Czech it out, it’s the Prague update. Terrible pun, yes, but I couldn’t resist. I haven’t run spell check on this one, so sorry for any mistakes.

After a six hour train ride, I arrived in Prague, the capital of the Czech Republic. Because Prague largely escaped the bombings of World War 2, it stands as one of the best preserved medieval cities in Europe. This may also explain why the city has so many cobbled streets, which wear down my feet much faster than regular pavement. On the day I arrived in Prague I encountered a storm of insects while walking around buying groceries. A friend of mine described them as Prague’s “zombie mosquitos”, which may have been just a joke, but probably was not too far off the truth either. Thankfully, I never ran into them again over the next two days.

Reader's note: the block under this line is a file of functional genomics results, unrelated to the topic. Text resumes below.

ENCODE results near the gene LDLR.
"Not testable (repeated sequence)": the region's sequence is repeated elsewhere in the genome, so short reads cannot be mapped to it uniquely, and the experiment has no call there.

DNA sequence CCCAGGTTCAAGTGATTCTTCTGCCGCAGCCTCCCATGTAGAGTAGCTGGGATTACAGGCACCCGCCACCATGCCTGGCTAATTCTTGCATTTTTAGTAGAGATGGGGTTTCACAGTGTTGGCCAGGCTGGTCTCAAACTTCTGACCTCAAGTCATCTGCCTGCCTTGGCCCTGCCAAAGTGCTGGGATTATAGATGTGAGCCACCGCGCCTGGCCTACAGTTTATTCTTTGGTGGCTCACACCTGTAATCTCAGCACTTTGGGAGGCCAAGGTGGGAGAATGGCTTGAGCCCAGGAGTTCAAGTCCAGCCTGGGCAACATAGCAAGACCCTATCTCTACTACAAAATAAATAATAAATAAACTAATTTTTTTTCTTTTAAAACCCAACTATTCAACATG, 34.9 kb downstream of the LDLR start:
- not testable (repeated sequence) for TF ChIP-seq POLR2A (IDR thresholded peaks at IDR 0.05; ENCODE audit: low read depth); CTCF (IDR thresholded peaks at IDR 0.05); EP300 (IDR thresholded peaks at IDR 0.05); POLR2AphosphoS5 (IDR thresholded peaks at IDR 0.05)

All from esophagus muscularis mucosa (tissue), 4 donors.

The first full day in Prague was spent covering the part of the city on the east side of the Vltava River. I started out at Wenceslas Square, which is not really a square but a city boulevard that is sometimes used as a square. At the top is the National Museum (closed for renovation when I was there) and a statue of King Wenceslas, the beloved old king of the Czech People. While I was there the statue came alive and tried to kill me, but I put the spirit of King Wenceslas back in the grave where it belongs. From the top of the square, I moved down while reading a bit about the 1989 break with communism that occurred on the square. It was here in 89 that Czech independence from the Soviet system was proclaimed, and the square still holds a special place in the minds of the Czech people. At the bottom end of the square I came across a Franciscan garden on the other side of a shopping mall, and then took a roundabout way to Old Town Square, passing the Powder Tower (where gunpowder was stored) along the way. Old Town Square is one of the largest city squares in Europe, though it didn’t seem so big at ground level when I was there because Hyundai (the car manufacturer) had set up an expo related to the Euro Tournament. The square holds Prague’s famous astronomical clock, which puts on a little show at the top of each hour. A skeleton rings a bell signaling the change of the hour, and a pair of windows open up to show a parade of the twelve apostles passing by and then a guy at the top of the tower plays a little tune on a trumpet. Perhaps more entertaining than the show itself is the sight of the tourist horde gathered at the base of the clock and how in unison 1,000 cameras are raised to photograph the show. Later on I took the lift up to the top of the tower to get photos of Prague from up there, and I happened to be up at the top of the hour so I got to see the mass of other tourists from above. Back down on the ground, you can find the Jan Hus monument in near the middle of the square. As some of you know, Jan Hus is considered the first major church reformer (he lived about 150 years before Martin Luther) and his followers became known as Hussites. Also around Old Town Square are several old churches. One of which is Tyn Chuch, (pronounced like “teen”) which was the primary church of the Hussites until the Austrians conquered Prague and turned it back into a catholic church and redecorated the interior with a heavy dose of gold. When I had finished with Old Town Square, I moved north towards the Vltava River and on the way passed through the Jewish Quarter. Prague historically had a sizable Jewish population and there are several notable synagogues in the Jewish Quarter, but I didn’t go into any of them (next time). When I reached the river I got some photos from one of the bridges that crosses it, and then moved west and south along the river to Charles Bridge, Prague’s most famous bridge which links the old town with the castle district on the other side of the river. I passed by the bridge (I went on it the next day) and came to the next bridge south of it which crosses one of the islands in the river. The island was just a park, but there was a small sand beach on the northern tip which had good views of the Charles Bridge. From there I kept going south along the river until I reached the Fred and Ginger dance building. It actually has another name, but is called the Fred and Ginger building (at least, by English speakers) in honor of the early 1900s dancers Fred Astaire and Ginger Rogers. After that I went back to my hostel, though I went out again later to see how the city looked at night. Back at Old Town Square a large screen had been set up and was showing the Euro Tournament, and I got to see the last few minutes of the Czech Republic vs Portugal game, which Portugal won (I suspect my slaying of King Wenceslas earlier that day may have doomed the Czechs). Back at the hostel I stayed up until 1:00am figuring out my schedule for the final week of my trip across Europe. When I finally had everything planned and paid for, a couple from the room I was staying in had just come in with some beers and asked if I wanted a drink. I don’t normally like beer, but with a great burden of not knowing where I was going in my final week now lifted, it seemed a fitting occaision for a drink. We stayed up talking until a bit after 2:00am, and I drank nearly a whole bottle of beer (perhaps the most I’ve ever drank in a single sitting).